By: Kimberly Drake
The Lions Club of Minocqua, Wisconsin is like most other branches of the non-profit organization that dot the landscape in small towns across the nation, with one exception. The Minocqua Club has found a way to use guns and related gear to raise hundreds of thousands of dollars for their charity work, and every cent goes to those who need it.
Established in Illinois in 1916, Lions Club International has grown to 1.4 million members strong. Their vision, according to the club’s website, is “to be the global leader in community and humanitarian service.” Their work has historically concentrated on helping the blind, but has been expanded to include the environment, the disabled, those with special needs, and people suffering from hunger.
Minocqua’s special gun event started almost 20 years ago. A group of lions led by Gregg Walker, president of the club at the time and publisher of the local newspaper, The Lakeland Times, arranged meetings with other clubs in the area to brainstorm new ways to raise money for the many charities they support.
“We had events with prize giveaways at the time, but other organizations who did events with firearms prizes, like Ducks Unlimited, weren’t as big then, so we created an annual event centered around guns and related gear as prize giveaways and scattered the event around town; it was held in a different dining establishment every year,” Walker told Gunpowder Magazine.
‘We Are Always at Capacity’
Turnout for the first event was strong, and participation continued to grow.
“We are always at capacity and eventually outgrew what the restaurants could hold,” Walker said. “The event was moved to the Minocqua Country Club, where every year it is at maximum capacity, around 200-250 people.”
The popularity of this event overflows into the community as well, as local businesses are more than willing to donate to the cause. Rifles, shotguns, and related hunting gear, as well as items like chainsaws and TVs are either purchased for the event by the Lions Club or generously donated by others. The event has raised hundreds of thousands of dollars over the years for many local and outlying charities.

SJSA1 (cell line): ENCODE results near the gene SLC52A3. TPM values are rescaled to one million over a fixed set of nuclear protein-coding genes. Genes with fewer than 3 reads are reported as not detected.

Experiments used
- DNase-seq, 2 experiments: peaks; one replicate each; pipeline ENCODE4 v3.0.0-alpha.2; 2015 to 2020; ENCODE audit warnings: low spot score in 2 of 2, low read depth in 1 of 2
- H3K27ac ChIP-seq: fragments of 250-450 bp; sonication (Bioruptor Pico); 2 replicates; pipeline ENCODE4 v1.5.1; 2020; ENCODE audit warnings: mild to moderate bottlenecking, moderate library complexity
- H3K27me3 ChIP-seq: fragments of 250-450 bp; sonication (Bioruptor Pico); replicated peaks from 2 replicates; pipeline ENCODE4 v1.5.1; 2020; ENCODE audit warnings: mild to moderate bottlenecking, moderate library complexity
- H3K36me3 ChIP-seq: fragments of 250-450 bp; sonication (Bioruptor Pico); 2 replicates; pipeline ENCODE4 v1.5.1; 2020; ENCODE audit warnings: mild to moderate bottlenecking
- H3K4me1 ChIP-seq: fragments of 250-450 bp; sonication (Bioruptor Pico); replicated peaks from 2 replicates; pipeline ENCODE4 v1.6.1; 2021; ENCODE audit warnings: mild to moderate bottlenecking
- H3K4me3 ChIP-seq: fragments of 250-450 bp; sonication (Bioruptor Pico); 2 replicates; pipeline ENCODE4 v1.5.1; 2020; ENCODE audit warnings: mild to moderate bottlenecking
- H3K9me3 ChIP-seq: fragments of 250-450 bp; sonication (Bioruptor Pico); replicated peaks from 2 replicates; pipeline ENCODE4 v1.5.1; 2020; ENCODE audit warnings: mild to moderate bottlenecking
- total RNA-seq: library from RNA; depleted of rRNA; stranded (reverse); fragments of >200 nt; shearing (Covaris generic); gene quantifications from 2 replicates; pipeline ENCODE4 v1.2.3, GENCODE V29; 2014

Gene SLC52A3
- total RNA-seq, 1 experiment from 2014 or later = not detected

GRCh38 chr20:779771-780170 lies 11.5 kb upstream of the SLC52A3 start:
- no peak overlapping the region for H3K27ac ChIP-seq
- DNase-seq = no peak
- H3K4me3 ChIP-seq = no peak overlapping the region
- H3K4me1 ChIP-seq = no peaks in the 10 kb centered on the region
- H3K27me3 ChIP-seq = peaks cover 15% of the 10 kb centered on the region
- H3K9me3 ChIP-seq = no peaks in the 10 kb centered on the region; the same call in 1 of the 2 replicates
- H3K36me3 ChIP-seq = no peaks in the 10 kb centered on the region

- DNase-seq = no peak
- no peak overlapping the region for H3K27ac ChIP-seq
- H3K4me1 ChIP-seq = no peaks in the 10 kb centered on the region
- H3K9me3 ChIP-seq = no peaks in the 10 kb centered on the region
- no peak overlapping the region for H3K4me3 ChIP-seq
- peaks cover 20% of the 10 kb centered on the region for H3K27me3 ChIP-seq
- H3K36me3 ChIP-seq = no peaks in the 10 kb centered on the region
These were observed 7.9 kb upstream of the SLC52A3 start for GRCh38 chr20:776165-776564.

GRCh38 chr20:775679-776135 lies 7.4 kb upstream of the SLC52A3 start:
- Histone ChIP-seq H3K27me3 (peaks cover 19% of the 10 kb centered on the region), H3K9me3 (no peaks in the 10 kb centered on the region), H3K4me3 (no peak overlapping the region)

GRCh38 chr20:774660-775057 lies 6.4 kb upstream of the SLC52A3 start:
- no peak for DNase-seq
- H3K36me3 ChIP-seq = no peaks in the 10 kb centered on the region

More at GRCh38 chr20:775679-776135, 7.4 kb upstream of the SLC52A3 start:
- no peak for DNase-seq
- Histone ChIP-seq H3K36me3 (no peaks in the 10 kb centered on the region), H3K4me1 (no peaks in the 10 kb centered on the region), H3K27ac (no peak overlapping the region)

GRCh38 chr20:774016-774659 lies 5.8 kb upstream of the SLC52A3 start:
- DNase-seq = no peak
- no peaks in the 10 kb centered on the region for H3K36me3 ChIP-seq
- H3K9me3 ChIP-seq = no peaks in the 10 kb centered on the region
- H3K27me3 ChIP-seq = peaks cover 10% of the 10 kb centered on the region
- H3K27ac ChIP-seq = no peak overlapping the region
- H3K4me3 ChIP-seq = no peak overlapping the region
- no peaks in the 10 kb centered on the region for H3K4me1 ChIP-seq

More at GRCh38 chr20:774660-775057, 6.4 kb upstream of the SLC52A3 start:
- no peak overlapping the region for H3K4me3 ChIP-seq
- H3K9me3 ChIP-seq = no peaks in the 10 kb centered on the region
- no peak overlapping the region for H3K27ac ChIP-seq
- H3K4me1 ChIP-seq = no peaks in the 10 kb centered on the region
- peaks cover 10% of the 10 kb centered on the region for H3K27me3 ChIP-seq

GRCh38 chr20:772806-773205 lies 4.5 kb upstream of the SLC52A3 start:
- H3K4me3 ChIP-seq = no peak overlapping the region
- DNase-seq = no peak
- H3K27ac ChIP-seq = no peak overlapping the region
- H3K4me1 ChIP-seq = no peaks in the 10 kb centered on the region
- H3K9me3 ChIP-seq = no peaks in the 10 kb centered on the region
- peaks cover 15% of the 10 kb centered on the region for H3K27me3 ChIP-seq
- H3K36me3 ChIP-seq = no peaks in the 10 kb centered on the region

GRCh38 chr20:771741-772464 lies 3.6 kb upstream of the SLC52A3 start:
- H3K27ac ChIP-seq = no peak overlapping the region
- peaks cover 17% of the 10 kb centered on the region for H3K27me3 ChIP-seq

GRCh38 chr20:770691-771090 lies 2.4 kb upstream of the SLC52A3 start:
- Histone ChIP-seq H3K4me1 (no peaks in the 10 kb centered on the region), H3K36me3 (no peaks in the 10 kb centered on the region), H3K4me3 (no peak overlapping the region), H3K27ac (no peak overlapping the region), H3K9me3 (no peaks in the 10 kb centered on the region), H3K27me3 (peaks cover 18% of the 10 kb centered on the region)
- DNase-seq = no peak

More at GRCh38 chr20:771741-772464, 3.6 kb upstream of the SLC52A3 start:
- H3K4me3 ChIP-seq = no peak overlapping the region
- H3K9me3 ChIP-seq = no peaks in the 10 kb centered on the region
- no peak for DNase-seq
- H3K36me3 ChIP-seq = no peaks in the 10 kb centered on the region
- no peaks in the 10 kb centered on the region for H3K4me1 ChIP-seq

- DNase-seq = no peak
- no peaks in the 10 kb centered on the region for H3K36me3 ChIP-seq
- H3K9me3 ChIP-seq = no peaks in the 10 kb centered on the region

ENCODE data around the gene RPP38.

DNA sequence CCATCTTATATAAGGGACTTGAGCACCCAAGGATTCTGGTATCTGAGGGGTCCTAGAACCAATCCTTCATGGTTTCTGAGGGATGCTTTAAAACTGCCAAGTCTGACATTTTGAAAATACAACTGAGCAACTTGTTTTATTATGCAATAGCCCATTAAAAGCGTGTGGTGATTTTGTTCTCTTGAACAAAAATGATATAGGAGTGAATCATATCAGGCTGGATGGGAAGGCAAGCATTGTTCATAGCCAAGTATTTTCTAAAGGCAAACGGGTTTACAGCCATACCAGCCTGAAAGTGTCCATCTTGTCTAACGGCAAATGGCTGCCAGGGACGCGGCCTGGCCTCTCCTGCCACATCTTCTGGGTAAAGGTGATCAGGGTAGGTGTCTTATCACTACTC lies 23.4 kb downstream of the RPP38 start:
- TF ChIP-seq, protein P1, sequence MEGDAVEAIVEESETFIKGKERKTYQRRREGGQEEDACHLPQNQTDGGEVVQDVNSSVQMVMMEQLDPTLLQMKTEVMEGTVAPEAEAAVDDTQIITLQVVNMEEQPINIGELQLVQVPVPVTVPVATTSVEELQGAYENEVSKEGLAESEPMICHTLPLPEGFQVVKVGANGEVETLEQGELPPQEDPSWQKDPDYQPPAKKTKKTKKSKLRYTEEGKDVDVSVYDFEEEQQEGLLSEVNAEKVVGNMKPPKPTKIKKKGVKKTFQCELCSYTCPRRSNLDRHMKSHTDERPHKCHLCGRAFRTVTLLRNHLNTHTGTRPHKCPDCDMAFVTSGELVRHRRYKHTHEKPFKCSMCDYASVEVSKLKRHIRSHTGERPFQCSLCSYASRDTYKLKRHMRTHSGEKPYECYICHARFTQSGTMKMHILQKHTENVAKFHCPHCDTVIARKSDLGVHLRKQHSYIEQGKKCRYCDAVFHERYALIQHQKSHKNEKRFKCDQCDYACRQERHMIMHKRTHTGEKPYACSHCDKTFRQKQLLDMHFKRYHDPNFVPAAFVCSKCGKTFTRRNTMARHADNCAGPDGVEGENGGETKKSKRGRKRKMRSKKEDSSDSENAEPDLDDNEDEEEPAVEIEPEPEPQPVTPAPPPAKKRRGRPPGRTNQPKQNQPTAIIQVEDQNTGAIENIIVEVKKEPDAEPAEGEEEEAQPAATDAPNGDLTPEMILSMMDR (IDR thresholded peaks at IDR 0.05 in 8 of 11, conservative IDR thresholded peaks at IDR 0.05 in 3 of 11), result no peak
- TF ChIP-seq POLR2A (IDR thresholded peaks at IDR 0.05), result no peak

Some of the recipients of the club’s hard work include the local Lakeland Food Pantry, Lakeland Sharing Foundation, Dr. Kate Hospice, Special Olympics, veteran’s organizations, and post-secondary education scholarships for students. State-wide and nationally, the club supports the Wisconsin Lions Foundation, American Cancer Society’s Hope Lodge for cancer patients and their families, Lions Camps for the Blind, leader dog programs, and several other organizations in need.
‘No Opposition Whatsoever’
The addition of the guns and gear event has helped those in need and promoted local business with “absolutely no opposition whatsoever,” Walker said. Legalities are a priority, and the club follows all state and federal firearms regulations.
“There is a registration table on site at the event,” Walker said. “All recipients must register weapons they receive before leaving the building.”
This fun night of comradery, which takes place in early October, is anticipated by hundreds of people every year. Its timing falls right in the middle of Wisconsin’s small game, duck, turkey, and game bird season and precedes gun deer season by a few weeks. The excitement for the event has been consistent since its debut 18 years ago and shows no signs of fading away.
Those who attend say it appeals to them because they are hunters, sportsmen, and law-abiding citizens who also want to give back to the community. This mindset of humanitarian values, shared by many event attendees, represents what most of those who support the Second Amendment stand for, and it’s an aspect continually ignored by those opposed to the right to bear arms. Firearms serve as a means of self-defense and sport, and sometimes, they raise funds for charity organizations desperately in need.
Photo courtesy of The Lakeland Times.
Kimberly Drake is a freelance columnist from Minocqua, Wisconsin. Contact her at email@example.com.
Lead photo credit: Shutterstock